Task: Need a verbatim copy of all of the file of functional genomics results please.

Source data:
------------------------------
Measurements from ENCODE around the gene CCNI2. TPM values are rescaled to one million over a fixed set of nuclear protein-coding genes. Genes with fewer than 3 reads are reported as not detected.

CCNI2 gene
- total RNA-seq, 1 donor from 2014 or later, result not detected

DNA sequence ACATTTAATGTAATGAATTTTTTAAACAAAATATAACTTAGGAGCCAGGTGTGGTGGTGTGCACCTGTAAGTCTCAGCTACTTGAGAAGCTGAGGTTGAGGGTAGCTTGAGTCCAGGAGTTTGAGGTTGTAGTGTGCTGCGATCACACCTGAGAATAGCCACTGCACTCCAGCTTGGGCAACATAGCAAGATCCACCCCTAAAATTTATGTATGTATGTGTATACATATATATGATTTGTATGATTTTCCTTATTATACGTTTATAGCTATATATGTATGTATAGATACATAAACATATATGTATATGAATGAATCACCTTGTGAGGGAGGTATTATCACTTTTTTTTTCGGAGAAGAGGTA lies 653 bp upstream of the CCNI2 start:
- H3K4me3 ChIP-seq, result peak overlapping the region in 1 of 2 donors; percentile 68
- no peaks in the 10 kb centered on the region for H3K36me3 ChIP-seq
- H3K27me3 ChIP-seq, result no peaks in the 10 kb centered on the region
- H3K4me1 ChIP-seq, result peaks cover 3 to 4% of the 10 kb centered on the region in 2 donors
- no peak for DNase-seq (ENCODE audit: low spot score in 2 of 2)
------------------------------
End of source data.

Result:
Measurements from ENCODE around the gene CCNI2. TPM values are rescaled to one million over a fixed set of nuclear protein-coding genes. Genes with fewer than 3 reads are reported as not detected.

CCNI2 gene
- total RNA-seq, 1 donor from 2014 or later, result not detected

DNA sequence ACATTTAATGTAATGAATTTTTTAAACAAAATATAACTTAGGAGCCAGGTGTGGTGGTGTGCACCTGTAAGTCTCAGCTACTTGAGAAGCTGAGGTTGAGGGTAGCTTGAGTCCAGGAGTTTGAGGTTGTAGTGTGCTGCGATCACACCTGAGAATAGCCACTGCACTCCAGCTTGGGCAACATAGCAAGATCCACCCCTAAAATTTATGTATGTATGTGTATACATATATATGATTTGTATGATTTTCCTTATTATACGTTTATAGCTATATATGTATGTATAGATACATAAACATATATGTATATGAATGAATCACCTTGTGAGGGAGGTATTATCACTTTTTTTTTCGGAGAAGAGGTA lies 653 bp upstream of the CCNI2 start:
- H3K4me3 ChIP-seq, result peak overlapping the region in 1 of 2 donors; percentile 68
- no peaks in the 10 kb centered on the region for H3K36me3 ChIP-seq
- H3K27me3 ChIP-seq, result no peaks in the 10 kb centered on the region
- H3K4me1 ChIP-seq, result peaks cover 3 to 4% of the 10 kb centered on the region in 2 donors
- no peak for DNase-seq (ENCODE audit: low spot score in 2 of 2)